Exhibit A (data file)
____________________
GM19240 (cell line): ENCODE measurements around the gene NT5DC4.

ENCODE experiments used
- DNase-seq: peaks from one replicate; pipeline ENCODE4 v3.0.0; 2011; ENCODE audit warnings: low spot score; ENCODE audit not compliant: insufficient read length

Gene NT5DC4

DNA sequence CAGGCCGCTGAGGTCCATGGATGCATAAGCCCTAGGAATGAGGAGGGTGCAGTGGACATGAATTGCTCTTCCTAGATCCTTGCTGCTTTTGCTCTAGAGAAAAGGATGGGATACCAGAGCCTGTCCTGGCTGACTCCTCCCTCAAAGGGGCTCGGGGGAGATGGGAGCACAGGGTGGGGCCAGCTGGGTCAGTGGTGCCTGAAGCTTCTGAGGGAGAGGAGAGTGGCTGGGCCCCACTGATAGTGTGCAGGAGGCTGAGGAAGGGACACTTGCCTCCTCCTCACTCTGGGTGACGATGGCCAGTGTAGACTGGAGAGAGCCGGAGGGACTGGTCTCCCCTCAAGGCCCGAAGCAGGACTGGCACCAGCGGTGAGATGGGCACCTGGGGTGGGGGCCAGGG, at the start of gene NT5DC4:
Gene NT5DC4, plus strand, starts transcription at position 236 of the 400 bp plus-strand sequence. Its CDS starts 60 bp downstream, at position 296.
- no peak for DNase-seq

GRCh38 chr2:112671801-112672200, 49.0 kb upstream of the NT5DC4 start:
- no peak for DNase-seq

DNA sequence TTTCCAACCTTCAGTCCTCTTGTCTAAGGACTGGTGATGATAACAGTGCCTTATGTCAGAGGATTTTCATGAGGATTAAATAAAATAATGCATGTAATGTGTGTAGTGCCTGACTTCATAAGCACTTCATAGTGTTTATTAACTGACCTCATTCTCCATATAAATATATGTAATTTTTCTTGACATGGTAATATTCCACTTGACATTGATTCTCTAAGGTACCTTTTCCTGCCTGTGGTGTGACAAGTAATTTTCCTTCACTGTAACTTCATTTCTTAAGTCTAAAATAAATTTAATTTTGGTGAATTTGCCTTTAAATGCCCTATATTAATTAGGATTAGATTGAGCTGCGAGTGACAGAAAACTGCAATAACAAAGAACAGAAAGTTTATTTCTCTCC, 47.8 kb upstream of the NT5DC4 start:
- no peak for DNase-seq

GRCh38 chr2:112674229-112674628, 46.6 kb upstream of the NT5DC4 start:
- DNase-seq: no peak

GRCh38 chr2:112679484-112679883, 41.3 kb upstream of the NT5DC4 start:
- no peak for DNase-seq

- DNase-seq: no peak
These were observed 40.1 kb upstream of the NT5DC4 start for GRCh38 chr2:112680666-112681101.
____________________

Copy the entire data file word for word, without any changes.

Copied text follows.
GM19240 (cell line): ENCODE measurements around the gene NT5DC4.

ENCODE experiments used
- DNase-seq: peaks from one replicate; pipeline ENCODE4 v3.0.0; 2011; ENCODE audit warnings: low spot score; ENCODE audit not compliant: insufficient read length

Gene NT5DC4

DNA sequence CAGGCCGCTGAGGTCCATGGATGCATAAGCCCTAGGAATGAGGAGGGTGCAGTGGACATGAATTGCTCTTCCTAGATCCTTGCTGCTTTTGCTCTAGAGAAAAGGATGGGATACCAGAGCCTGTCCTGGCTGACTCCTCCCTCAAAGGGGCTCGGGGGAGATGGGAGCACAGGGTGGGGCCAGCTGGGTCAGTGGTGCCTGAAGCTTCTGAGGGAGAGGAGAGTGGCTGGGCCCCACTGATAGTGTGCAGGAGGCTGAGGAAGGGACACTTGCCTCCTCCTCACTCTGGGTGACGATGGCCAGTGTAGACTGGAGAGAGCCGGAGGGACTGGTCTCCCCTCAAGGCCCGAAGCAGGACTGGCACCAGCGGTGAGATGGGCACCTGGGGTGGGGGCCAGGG, at the start of gene NT5DC4:
Gene NT5DC4, plus strand, starts transcription at position 236 of the 400 bp plus-strand sequence. Its CDS starts 60 bp downstream, at position 296.
- no peak for DNase-seq

GRCh38 chr2:112671801-112672200, 49.0 kb upstream of the NT5DC4 start:
- no peak for DNase-seq

DNA sequence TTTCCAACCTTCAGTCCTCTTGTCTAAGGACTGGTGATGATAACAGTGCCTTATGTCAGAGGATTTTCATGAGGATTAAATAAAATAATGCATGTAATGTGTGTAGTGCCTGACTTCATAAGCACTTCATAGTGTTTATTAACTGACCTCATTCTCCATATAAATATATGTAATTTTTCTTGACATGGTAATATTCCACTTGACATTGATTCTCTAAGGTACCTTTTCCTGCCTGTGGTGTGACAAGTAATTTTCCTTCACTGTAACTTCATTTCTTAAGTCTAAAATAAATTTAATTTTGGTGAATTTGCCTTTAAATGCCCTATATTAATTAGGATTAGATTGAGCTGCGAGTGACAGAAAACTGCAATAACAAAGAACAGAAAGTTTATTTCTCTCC, 47.8 kb upstream of the NT5DC4 start:
- no peak for DNase-seq

GRCh38 chr2:112674229-112674628, 46.6 kb upstream of the NT5DC4 start:
- DNase-seq: no peak

GRCh38 chr2:112679484-112679883, 41.3 kb upstream of the NT5DC4 start:
- no peak for DNase-seq

- DNase-seq: no peak
These were observed 40.1 kb upstream of the NT5DC4 start for GRCh38 chr2:112680666-112681101.